In the absence of the weekly Nielsen bestseller books chart, Steve Braunias describes the top 10 classics that were most requested in the past seven days as e-books from Auckland Council Libraries.
1 The Mysterious Affair at Styles by Agatha Christie
Agatha Christie! Amazing. Her 1916 novel was requested twice as many times the past week as the next most-requested classic. Her legend began here: it was her first Poirot mystery, and laid down the pattern for all her brilliant puzzles that followed. Mrs Inglethorp is found poisoned. Poirot is called in to figure out whodunnit.
2 Little Women by Louisa May Alcott
“I plod away,” Alcott wrote in her diary, about composing her book at her publisher’s request, “although I don’t enjoy this sort of thing.” It’s remained in print since it was published in 1868.
3 The Adventures of Sherlock Holmes by Arthur Conan Doyle
There were two great loves in the life of the great detective: Watson, and Irene Adler, who makes her first appearance in “A Scandal in Bohemia”, included in Doyle’s classic collection of short stories published in 1892.
4 Middlemarch by George Elliot
Robert McCrum, ranking Elliot’s 1871 book the 21st best novel of all time, wrote in the Guardian: “Middlemarch is one of those books that can exert an almost hypnotic power over its readers.” Virginia Woolf described it as “one of the few English novels written for grown-up people”.
5 Emma by Jane Austen
Reviewing the film of the book, Linda Burgess wrote recently in ReadingRoom, “Austen is that genius who even now is so extraordinarily modern. She knows a bitch when she sees one.”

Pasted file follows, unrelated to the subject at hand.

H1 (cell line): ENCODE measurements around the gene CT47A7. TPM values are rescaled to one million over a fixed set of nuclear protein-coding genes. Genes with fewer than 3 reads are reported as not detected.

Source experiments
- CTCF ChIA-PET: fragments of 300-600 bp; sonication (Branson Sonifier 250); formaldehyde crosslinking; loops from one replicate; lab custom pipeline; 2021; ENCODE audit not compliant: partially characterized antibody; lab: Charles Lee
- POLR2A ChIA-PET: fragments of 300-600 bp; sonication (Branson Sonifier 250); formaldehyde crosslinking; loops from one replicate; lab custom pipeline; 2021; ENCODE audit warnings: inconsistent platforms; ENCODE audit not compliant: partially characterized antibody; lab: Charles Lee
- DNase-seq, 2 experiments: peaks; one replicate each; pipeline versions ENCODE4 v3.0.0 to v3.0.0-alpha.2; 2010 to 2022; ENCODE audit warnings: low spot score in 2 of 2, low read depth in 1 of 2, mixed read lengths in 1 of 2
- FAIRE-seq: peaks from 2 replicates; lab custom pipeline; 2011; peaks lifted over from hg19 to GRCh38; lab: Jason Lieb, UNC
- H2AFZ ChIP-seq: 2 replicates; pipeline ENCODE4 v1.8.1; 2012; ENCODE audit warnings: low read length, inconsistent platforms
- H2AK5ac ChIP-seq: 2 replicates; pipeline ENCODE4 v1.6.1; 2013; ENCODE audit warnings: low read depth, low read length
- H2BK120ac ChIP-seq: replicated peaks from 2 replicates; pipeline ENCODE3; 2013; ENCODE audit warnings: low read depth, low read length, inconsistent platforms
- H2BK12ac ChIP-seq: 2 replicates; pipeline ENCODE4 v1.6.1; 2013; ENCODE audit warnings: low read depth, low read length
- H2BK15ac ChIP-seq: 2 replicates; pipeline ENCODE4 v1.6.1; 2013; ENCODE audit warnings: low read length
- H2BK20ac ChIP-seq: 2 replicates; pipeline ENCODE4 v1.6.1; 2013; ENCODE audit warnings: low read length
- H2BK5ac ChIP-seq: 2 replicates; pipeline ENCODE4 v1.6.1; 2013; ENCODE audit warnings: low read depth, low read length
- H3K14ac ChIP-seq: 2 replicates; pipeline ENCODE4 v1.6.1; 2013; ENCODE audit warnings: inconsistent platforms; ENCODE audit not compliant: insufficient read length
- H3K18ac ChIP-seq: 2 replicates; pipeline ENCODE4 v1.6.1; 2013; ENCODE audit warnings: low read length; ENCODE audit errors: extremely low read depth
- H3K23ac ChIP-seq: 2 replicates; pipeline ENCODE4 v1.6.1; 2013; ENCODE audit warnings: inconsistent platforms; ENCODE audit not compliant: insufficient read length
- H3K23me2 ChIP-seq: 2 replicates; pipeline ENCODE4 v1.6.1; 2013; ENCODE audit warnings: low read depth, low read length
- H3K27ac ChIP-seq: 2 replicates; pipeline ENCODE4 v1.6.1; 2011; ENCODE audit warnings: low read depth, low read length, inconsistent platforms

6 The Count of Monte Cristo by Alexander Dumas
Lockdown literature from 1844.
7 Pride and Prejudice by Jane Austen
“It is a truth universally acknowledged, that a single man in possession of a good fortune, must be in want of a wife.”
8 Wuthering Heights by Emily Bronte
“Heathcliff, it’s me, I’m Cathy. I’ve come home! I’m so cold; let me in through your window.”
9 A Journal of the Plague Year by Daniel Defoe
I reviewed Defoe’s 1772 masterpiece at Reading Room at the onset of coronavirus, and headlined it, “The first pandemic book.” The Great Plague of London was even more devastating than our Great Plague, but with very close parallels to 2020. Defoe writes, “The necessity of going out of our homes to buy provisions was in a great measure the ruin of the whole city, for the people catched the distemper [the plague] on these occasions, and even the provisions themselves were often tainted.”
10 A Portrait of Dorian Gray by Oscar Wilde
“Lying on the floor was a dead man, in evening dress, with a knife in his heart. He was withered, wrinkled, and loathsome of visage. It was not till they had examined the rings that they recognised who it was….”